We were in the desert in New Mexico, the day after leaving the Grand Canyon. It was getting late in the afternoon and Kelley stopped the bus and went into a service station. He came out a few minutes later and said that he had found us a place to camp. A few miles down the road he stopped the bus, but before opening the door he stood and talked to us. He said that this place used to be a popular campground until a couple of years before when some campers had been murdered while camping out there. He said that he wasn’t worried but he wanted everybody to stay close to camp.

We got out and the place was spooky. There was a dried up riverbed and tumbleweeds were blowing in the warm breeze. We built a huge campfire and everybody had their sleeping bags in a circle around the roaring fire. In the middle of the night I woke up and I was sitting on my seat in the bus. I sat for a minute, frozen to my seat. Then I got up, opened the door of the bus and stumbled back to my sleeping bag where I laid awake the rest of the night. As soon as Kelley got out of his sleeping bag the next morning I got up and ran to him, telling him breathlessly about what had happened to me. He chuckled and said that it was nothing to worry about I had just been walking in my sleep. He then told me that he had seen me walking the night before and that he had just turned me around and I’d gone back to my sleeping bag.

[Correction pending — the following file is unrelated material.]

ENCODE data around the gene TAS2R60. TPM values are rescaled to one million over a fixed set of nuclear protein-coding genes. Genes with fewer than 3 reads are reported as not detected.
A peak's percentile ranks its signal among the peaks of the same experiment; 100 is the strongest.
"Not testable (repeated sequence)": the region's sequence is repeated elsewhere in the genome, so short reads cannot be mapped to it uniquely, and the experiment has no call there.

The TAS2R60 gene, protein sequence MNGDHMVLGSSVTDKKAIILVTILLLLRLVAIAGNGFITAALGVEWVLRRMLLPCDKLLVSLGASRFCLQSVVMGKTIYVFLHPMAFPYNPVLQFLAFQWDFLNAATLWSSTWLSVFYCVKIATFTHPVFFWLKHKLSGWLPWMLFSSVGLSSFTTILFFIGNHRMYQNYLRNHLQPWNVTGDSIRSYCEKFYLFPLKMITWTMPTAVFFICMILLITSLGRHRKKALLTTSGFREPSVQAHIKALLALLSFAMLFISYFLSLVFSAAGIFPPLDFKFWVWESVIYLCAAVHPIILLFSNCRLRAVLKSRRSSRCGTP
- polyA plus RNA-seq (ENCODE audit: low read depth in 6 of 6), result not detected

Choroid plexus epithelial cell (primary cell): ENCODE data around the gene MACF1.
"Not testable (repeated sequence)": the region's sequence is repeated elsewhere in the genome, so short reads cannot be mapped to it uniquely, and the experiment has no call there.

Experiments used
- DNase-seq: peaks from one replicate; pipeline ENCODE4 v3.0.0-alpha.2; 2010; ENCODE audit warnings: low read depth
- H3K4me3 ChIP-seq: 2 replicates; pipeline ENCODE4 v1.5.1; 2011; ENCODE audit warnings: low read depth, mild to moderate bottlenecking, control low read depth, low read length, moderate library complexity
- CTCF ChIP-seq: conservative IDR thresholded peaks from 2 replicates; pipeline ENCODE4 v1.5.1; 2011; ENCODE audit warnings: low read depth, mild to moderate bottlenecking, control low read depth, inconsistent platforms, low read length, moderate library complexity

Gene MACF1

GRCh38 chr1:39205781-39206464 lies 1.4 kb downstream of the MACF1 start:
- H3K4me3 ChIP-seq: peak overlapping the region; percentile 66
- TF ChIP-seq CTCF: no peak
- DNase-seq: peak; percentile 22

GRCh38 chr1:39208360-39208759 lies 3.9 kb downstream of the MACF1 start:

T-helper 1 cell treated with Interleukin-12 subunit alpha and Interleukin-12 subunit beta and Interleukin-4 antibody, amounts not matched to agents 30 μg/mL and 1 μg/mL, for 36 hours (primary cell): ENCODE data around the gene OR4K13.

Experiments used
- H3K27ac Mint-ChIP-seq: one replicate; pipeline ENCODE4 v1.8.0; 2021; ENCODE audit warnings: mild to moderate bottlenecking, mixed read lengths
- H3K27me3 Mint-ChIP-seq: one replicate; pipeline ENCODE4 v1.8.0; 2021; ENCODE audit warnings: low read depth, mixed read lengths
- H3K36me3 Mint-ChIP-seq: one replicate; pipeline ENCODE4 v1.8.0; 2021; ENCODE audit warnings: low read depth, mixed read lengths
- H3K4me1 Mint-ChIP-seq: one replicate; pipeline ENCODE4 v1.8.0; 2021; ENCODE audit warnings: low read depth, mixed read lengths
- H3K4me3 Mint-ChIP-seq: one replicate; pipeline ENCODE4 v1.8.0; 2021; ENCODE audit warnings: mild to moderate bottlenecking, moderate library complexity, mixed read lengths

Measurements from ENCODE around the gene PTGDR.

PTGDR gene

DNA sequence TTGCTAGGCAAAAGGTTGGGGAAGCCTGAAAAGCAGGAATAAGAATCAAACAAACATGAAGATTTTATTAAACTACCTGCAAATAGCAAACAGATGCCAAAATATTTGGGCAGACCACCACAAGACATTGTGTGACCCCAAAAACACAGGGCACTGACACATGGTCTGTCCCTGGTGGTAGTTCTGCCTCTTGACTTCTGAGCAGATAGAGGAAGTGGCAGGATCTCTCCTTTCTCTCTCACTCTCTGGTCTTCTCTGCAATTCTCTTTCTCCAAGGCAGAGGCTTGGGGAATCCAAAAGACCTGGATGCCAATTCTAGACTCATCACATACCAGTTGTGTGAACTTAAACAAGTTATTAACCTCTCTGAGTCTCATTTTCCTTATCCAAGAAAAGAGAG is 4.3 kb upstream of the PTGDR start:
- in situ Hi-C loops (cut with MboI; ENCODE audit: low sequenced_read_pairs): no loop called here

I didn’t bat an eye. I’d just been walking in my sleep. I’d done it the night before at the Grand Canyon, but Kelley said that it was nothing to worry about so I didn’t. As far as I know I haven’t walked in my sleep since so, as always, Kelley was right.

The Y was of course so much more than the incredible trips that we got to go on.

There was Pinetops Camp right here in Athens and most importantly there was the everyday Y that we went to after school nine months of the year.

We learned sports. Kelley taught us how to play games to win, but more importantly he taught us to cross the field after we’d lost, shake our opponent’s hand and tell him he’d played a good game. People like to give a lot of lip service these days to playing the game right, but if you played for Cobern Kelley  you hustled and showed sportsmanship 100% of the time or you found yourself not only on the bench, but in the red bottom club.

Kelley taught us not only to play the games right, but to live our lives right. We had Bible study every day. We sung songs, played ukuleles, and learned lessons often from our Good Thought Notebooks which we compiled over the course of the year. “You can’t help a man up the hill without getting closer to the top” “It’s better to wear out than to rust out” “Bad language is not used in heaven or on the way there” “A winner never quits, a quitter never wins” “The best helping hand you’ll ever find is at the end of your arm” “If you have God as your partner you can make your plans today and for the future BIG, because YOU and HE together make a powerful team” “If a task is once begun, never leave it till it’s done. Be the labor great or small, do it well or not at all.”

Those of us who were fortunate enough to have Cobern Kelley and the Athens YMCA in our youth share a bond which lasts a lifetime. We aren’t just friends. We’re Y friends.

Be the first to comment

Leave a Reply

Your email address will not be published.